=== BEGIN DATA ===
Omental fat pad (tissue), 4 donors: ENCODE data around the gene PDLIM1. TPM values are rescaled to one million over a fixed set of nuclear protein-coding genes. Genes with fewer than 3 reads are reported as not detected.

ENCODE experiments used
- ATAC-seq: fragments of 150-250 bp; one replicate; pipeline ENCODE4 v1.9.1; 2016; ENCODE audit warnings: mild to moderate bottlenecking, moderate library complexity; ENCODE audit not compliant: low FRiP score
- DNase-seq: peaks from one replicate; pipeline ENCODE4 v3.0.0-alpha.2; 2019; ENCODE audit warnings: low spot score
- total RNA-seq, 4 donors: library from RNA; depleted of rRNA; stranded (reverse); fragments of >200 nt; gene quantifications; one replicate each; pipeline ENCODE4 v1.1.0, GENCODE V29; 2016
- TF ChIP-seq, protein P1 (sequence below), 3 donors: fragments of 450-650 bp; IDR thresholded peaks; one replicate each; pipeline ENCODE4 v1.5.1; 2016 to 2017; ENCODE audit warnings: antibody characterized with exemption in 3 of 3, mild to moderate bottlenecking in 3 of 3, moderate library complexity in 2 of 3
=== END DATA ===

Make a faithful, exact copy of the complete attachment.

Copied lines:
Omental fat pad (tissue), 4 donors: ENCODE data around the gene PDLIM1. TPM values are rescaled to one million over a fixed set of nuclear protein-coding genes. Genes with fewer than 3 reads are reported as not detected.

ENCODE experiments used
- ATAC-seq: fragments of 150-250 bp; one replicate; pipeline ENCODE4 v1.9.1; 2016; ENCODE audit warnings: mild to moderate bottlenecking, moderate library complexity; ENCODE audit not compliant: low FRiP score
- DNase-seq: peaks from one replicate; pipeline ENCODE4 v3.0.0-alpha.2; 2019; ENCODE audit warnings: low spot score
- total RNA-seq, 4 donors: library from RNA; depleted of rRNA; stranded (reverse); fragments of >200 nt; gene quantifications; one replicate each; pipeline ENCODE4 v1.1.0, GENCODE V29; 2016
- TF ChIP-seq, protein P1 (sequence below), 3 donors: fragments of 450-650 bp; IDR thresholded peaks; one replicate each; pipeline ENCODE4 v1.5.1; 2016 to 2017; ENCODE audit warnings: antibody characterized with exemption in 3 of 3, mild to moderate bottlenecking in 3 of 3, moderate library complexity in 2 of 3